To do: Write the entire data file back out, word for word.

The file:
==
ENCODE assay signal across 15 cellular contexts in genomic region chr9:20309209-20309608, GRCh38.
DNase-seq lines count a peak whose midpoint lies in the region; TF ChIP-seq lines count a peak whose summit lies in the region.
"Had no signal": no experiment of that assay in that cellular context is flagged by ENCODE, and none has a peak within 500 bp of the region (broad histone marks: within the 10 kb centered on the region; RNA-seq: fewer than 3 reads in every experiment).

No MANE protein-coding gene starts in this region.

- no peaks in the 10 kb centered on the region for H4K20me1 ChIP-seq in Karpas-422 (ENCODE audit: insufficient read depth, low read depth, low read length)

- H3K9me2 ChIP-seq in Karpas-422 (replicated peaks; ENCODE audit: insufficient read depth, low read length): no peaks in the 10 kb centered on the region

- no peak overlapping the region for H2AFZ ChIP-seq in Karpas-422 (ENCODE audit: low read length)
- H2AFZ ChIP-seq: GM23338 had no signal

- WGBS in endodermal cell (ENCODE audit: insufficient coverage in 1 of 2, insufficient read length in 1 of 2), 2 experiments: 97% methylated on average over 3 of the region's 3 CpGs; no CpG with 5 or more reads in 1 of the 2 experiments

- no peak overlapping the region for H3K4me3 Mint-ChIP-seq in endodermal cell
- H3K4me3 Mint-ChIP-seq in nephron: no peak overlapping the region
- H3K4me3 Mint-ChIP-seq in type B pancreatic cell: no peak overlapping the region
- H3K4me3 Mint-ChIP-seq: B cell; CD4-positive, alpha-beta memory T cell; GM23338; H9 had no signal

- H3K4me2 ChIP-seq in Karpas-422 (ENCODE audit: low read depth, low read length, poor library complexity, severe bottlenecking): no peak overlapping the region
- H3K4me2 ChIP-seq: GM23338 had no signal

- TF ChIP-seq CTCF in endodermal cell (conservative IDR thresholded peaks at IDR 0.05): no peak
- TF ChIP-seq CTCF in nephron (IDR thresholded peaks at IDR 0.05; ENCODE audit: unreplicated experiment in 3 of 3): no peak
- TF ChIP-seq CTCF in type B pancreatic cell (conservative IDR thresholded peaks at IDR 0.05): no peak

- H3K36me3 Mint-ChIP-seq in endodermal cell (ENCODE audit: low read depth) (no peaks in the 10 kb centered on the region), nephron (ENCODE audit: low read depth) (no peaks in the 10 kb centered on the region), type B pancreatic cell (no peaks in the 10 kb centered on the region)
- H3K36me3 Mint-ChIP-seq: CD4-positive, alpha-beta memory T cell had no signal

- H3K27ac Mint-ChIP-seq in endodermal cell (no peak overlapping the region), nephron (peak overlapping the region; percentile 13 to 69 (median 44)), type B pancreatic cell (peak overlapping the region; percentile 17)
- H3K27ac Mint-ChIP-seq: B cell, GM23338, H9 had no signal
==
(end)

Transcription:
ENCODE assay signal across 15 cellular contexts in genomic region chr9:20309209-20309608, GRCh38.
DNase-seq lines count a peak whose midpoint lies in the region; TF ChIP-seq lines count a peak whose summit lies in the region.
"Had no signal": no experiment of that assay in that cellular context is flagged by ENCODE, and none has a peak within 500 bp of the region (broad histone marks: within the 10 kb centered on the region; RNA-seq: fewer than 3 reads in every experiment).

No MANE protein-coding gene starts in this region.

- no peaks in the 10 kb centered on the region for H4K20me1 ChIP-seq in Karpas-422 (ENCODE audit: insufficient read depth, low read depth, low read length)

- H3K9me2 ChIP-seq in Karpas-422 (replicated peaks; ENCODE audit: insufficient read depth, low read length): no peaks in the 10 kb centered on the region

- no peak overlapping the region for H2AFZ ChIP-seq in Karpas-422 (ENCODE audit: low read length)
- H2AFZ ChIP-seq: GM23338 had no signal

- WGBS in endodermal cell (ENCODE audit: insufficient coverage in 1 of 2, insufficient read length in 1 of 2), 2 experiments: 97% methylated on average over 3 of the region's 3 CpGs; no CpG with 5 or more reads in 1 of the 2 experiments

- no peak overlapping the region for H3K4me3 Mint-ChIP-seq in endodermal cell
- H3K4me3 Mint-ChIP-seq in nephron: no peak overlapping the region
- H3K4me3 Mint-ChIP-seq in type B pancreatic cell: no peak overlapping the region
- H3K4me3 Mint-ChIP-seq: B cell; CD4-positive, alpha-beta memory T cell; GM23338; H9 had no signal

- H3K4me2 ChIP-seq in Karpas-422 (ENCODE audit: low read depth, low read length, poor library complexity, severe bottlenecking): no peak overlapping the region
- H3K4me2 ChIP-seq: GM23338 had no signal

- TF ChIP-seq CTCF in endodermal cell (conservative IDR thresholded peaks at IDR 0.05): no peak
- TF ChIP-seq CTCF in nephron (IDR thresholded peaks at IDR 0.05; ENCODE audit: unreplicated experiment in 3 of 3): no peak
- TF ChIP-seq CTCF in type B pancreatic cell (conservative IDR thresholded peaks at IDR 0.05): no peak

- H3K36me3 Mint-ChIP-seq in endodermal cell (ENCODE audit: low read depth) (no peaks in the 10 kb centered on the region), nephron (ENCODE audit: low read depth) (no peaks in the 10 kb centered on the region), type B pancreatic cell (no peaks in the 10 kb centered on the region)
- H3K36me3 Mint-ChIP-seq: CD4-positive, alpha-beta memory T cell had no signal

- H3K27ac Mint-ChIP-seq in endodermal cell (no peak overlapping the region), nephron (peak overlapping the region; percentile 13 to 69 (median 44)), type B pancreatic cell (peak overlapping the region; percentile 17)
- H3K27ac Mint-ChIP-seq: B cell, GM23338, H9 had no signal